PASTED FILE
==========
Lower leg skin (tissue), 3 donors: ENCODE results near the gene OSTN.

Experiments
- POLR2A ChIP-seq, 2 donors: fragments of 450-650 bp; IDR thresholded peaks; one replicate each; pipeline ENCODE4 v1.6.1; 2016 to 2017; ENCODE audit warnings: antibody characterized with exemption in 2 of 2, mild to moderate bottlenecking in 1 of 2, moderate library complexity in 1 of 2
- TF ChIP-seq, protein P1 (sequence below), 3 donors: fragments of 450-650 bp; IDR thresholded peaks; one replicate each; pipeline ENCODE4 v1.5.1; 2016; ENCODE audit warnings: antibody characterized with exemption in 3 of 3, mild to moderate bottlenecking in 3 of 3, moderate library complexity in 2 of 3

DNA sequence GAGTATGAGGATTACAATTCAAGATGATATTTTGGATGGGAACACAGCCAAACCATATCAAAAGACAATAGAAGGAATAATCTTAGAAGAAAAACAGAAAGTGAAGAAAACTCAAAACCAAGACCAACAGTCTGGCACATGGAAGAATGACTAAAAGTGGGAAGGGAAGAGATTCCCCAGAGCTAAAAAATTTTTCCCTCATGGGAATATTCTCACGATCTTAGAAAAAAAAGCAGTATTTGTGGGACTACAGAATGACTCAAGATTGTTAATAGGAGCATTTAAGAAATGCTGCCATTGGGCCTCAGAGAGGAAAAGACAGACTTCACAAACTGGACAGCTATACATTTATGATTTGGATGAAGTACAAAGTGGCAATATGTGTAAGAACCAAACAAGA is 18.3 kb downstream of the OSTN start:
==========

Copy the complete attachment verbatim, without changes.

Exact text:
Lower leg skin (tissue), 3 donors: ENCODE results near the gene OSTN.

Experiments
- POLR2A ChIP-seq, 2 donors: fragments of 450-650 bp; IDR thresholded peaks; one replicate each; pipeline ENCODE4 v1.6.1; 2016 to 2017; ENCODE audit warnings: antibody characterized with exemption in 2 of 2, mild to moderate bottlenecking in 1 of 2, moderate library complexity in 1 of 2
- TF ChIP-seq, protein P1 (sequence below), 3 donors: fragments of 450-650 bp; IDR thresholded peaks; one replicate each; pipeline ENCODE4 v1.5.1; 2016; ENCODE audit warnings: antibody characterized with exemption in 3 of 3, mild to moderate bottlenecking in 3 of 3, moderate library complexity in 2 of 3

DNA sequence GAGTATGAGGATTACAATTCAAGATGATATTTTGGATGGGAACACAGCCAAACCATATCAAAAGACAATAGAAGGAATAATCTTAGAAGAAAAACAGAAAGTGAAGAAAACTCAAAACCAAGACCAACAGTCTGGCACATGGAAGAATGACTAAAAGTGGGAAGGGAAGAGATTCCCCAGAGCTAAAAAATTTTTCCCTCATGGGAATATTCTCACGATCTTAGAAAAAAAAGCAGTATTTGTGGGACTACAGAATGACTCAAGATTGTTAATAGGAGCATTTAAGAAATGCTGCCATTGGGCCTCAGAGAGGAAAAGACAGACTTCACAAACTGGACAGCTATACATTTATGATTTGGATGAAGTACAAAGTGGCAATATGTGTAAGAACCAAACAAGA is 18.3 kb downstream of the OSTN start: